Pharmacogenetics is a rapidly-growing field of science that's full usefulness is still in question. For example, a recent study in Nature finds that "hundreds of associations between cancer gene mutations and anticancer medication sensitivity or resistance have been uncovered," while another in NEJM says, "a tumor's genetic makeup can vary significantly even within the same tumor sample" making these associations even more complex and costly.
Pharmacogenetic information is currently included in more than 200 drug labels in the United States. There has not yet been a commensurate effort to establish the resources, methods, and infrastructure, which would allow the translation of such evidence, representing a major obstacle in the application of testing.
Medscape recently interviewed Mary Roederer, PharmD, BCPS, from the University of North Carolina at Chapel Hill, after she presented a topic on Pharmacogenomics at APhA 2012 where she said that "as many as 1 in 4 prescriptions have some sort of pharmacogenetic variant that's relevant." Answer this week's poll: Do you currently use genetic tests in your treatment of patients?
In our next free webinar, "Putting Pharmacogenomics into Practice: Strategies for Successful Implementation," Leslie Mackowiak, RPh, MS will briefly introduce pharmacogenomics and some standard terminology. She will then review the experience of the pharmacists in supporting the practical application of pharmacogenomics into clinical practice using computer tools. This will involve describing the role of electronic health records and clinical decision support in facilitating drug management using pharmacogenomics. She will identify strategies and techniques for pharmacists to lead the introduction of pharmacogenomics at their practice site.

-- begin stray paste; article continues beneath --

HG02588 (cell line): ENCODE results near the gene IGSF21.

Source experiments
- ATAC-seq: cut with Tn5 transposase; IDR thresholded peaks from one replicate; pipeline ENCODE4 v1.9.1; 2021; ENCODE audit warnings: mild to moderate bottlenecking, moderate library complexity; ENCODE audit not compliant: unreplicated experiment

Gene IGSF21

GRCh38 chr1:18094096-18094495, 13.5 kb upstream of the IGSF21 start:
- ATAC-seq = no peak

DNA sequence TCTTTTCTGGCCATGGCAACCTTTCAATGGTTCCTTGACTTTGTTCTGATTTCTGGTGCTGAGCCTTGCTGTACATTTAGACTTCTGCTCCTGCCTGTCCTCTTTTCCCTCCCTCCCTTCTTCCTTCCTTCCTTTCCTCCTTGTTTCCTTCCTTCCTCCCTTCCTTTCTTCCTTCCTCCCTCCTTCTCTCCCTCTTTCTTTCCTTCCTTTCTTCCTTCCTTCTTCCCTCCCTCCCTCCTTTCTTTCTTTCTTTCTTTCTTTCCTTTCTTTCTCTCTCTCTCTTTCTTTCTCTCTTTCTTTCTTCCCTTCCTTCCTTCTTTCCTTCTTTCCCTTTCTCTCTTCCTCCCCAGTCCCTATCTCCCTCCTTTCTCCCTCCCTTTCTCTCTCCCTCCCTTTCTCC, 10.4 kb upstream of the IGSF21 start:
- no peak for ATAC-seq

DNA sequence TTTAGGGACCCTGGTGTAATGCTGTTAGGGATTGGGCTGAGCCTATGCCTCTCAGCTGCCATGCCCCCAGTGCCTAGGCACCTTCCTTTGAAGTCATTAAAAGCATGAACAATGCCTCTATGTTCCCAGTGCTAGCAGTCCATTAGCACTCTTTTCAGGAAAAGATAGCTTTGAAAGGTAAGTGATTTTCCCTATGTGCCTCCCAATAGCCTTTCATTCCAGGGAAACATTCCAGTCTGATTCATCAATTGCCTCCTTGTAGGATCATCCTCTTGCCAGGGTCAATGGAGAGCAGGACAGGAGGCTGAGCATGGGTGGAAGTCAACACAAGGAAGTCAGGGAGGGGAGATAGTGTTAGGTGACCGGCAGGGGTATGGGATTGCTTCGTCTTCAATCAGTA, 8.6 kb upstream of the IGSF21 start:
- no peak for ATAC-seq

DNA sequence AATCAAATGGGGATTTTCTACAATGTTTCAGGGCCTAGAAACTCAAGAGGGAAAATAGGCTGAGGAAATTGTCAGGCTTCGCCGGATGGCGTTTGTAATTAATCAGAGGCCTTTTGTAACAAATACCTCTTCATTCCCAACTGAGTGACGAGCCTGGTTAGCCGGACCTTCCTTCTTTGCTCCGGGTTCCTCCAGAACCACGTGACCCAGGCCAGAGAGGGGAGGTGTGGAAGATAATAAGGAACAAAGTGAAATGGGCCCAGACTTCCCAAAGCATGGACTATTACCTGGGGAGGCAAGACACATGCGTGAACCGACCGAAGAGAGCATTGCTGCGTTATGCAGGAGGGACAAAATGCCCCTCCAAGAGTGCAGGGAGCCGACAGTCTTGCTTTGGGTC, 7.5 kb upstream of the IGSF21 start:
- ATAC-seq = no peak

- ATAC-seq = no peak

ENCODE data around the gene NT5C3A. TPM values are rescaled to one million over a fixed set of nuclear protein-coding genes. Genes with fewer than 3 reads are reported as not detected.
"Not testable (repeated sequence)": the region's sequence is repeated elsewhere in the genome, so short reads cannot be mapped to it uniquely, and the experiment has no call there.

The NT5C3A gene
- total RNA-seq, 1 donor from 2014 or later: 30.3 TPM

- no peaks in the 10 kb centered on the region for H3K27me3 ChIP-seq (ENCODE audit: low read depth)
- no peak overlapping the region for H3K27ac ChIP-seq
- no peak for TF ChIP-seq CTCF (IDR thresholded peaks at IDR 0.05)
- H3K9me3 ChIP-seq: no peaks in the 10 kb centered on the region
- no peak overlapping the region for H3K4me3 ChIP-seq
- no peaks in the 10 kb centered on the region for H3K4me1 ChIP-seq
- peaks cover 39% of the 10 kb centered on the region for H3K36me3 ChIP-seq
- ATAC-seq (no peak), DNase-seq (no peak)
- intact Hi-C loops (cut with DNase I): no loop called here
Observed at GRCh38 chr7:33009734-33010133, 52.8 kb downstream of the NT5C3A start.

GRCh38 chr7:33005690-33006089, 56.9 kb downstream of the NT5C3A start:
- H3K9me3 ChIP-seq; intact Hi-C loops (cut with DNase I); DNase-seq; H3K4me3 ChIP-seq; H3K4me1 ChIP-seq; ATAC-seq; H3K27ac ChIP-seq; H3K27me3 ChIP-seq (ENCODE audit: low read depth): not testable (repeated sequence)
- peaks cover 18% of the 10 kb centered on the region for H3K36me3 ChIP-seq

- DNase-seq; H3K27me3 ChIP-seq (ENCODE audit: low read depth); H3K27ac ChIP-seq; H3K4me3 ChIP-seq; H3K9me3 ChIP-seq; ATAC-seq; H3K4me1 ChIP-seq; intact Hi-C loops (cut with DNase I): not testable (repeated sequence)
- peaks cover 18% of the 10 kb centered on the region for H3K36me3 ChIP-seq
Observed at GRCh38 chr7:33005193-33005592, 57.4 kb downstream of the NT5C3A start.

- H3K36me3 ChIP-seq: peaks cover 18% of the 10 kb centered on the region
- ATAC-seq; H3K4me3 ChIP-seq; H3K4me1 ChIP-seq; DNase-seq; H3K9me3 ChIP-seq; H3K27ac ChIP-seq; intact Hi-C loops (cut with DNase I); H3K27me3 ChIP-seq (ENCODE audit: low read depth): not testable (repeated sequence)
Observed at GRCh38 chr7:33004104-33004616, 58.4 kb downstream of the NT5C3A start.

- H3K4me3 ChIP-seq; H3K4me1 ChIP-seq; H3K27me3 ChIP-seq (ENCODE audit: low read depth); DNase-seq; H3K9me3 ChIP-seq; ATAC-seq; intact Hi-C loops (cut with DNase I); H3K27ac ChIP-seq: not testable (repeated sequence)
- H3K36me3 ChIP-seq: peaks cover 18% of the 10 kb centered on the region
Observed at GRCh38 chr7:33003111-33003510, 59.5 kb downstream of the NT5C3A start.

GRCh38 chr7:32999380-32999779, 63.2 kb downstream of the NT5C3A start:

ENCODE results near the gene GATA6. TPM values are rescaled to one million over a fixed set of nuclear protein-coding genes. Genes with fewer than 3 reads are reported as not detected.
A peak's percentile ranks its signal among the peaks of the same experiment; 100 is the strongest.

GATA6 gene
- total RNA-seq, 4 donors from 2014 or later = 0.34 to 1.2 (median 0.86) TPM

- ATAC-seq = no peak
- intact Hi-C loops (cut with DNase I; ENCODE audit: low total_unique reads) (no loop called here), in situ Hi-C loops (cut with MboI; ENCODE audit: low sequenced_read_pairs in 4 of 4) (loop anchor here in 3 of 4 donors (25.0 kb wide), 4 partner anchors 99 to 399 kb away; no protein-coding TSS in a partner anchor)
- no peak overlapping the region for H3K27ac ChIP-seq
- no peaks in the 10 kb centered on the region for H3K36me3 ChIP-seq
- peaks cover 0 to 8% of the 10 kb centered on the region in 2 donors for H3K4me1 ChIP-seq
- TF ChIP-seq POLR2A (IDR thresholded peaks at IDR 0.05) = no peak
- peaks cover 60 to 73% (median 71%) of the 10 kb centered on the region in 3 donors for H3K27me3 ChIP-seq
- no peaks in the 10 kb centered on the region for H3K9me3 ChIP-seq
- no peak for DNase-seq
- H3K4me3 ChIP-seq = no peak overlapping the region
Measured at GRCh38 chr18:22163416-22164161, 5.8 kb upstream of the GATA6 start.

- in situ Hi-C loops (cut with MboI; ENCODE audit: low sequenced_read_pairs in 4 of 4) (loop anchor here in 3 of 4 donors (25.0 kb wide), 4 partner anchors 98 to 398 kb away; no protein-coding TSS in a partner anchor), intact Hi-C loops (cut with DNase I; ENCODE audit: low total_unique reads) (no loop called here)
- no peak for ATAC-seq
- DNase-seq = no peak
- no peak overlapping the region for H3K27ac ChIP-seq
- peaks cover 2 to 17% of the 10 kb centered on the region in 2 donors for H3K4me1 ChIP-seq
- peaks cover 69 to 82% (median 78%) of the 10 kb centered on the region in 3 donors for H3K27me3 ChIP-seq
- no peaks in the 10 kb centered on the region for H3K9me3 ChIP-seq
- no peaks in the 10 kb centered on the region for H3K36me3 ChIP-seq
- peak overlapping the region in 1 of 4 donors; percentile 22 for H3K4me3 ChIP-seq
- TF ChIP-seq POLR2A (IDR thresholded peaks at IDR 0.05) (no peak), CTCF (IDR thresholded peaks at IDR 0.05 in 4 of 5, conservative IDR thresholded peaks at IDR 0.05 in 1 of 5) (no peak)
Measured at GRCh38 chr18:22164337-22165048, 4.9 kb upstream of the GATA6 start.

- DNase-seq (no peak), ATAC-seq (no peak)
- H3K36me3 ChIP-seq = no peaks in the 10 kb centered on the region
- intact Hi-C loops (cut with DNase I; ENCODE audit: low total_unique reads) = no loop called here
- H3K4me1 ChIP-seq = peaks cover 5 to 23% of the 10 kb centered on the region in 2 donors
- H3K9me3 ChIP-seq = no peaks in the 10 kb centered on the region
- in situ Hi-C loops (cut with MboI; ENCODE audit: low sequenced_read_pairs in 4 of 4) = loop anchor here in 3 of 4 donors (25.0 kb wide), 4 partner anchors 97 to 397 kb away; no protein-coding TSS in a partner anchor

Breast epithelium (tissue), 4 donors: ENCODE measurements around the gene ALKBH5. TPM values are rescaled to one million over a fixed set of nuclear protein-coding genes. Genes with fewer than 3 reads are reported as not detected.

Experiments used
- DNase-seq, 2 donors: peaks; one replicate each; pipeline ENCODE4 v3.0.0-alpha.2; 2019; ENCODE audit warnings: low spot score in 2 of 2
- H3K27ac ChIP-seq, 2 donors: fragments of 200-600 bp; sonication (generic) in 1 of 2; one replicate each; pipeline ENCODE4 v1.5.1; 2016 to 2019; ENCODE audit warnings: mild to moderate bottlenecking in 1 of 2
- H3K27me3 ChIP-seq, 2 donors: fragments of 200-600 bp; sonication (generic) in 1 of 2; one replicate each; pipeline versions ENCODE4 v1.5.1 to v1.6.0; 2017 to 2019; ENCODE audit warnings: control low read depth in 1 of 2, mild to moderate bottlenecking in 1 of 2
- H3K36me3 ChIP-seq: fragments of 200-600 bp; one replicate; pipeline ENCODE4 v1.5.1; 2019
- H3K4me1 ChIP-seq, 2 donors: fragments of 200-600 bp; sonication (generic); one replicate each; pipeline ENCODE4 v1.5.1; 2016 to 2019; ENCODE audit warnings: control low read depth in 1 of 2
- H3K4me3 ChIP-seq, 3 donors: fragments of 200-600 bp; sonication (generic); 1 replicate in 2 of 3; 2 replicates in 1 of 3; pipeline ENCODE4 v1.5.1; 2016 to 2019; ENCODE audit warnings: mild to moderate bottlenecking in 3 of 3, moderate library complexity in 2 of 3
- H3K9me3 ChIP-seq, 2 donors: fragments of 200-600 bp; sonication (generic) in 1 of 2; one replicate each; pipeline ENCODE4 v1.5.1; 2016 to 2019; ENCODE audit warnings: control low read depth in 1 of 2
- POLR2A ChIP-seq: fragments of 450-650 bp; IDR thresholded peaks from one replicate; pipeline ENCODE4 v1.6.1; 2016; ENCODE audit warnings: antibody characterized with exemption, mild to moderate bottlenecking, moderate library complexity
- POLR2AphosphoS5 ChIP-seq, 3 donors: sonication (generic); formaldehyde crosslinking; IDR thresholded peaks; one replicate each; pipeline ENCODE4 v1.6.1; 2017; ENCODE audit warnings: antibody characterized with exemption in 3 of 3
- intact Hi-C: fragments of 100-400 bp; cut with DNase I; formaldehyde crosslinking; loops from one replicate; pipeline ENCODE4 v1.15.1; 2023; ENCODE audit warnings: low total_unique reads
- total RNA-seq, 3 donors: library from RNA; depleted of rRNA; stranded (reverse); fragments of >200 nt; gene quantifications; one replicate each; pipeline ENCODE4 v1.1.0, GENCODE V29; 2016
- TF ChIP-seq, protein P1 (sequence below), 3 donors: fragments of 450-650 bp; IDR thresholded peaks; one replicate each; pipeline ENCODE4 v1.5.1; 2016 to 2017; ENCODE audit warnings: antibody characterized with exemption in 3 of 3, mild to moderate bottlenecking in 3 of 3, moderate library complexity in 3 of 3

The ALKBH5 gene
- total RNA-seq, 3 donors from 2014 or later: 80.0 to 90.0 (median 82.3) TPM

Mackowiak will describe how Vanderbilt University Medical Center assembled a multidisciplinary, multidepartment team consisting of pathology, informatics, pharmacy, practicing clinicians, ethicists, and legal and regulatory administrators to oversee the implementation of pharmacogenetics. Register now!
Sentri7 clinical surveillance software can help you compare test results to drug orders to provide optimal medication management in the hospital setting. It can give a work-list of patients that need evaluation and education, with drug orders and corresponding lab values updated in real time. Get a demo today.
Now onto the news!
Team Pharmacy OneSource
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A study by Regenstrief Institute and U.S. Department of Veterans Affairs investigators provides the first in-depth look at how health care providers react to medication alerts generated by electronic medical record systems.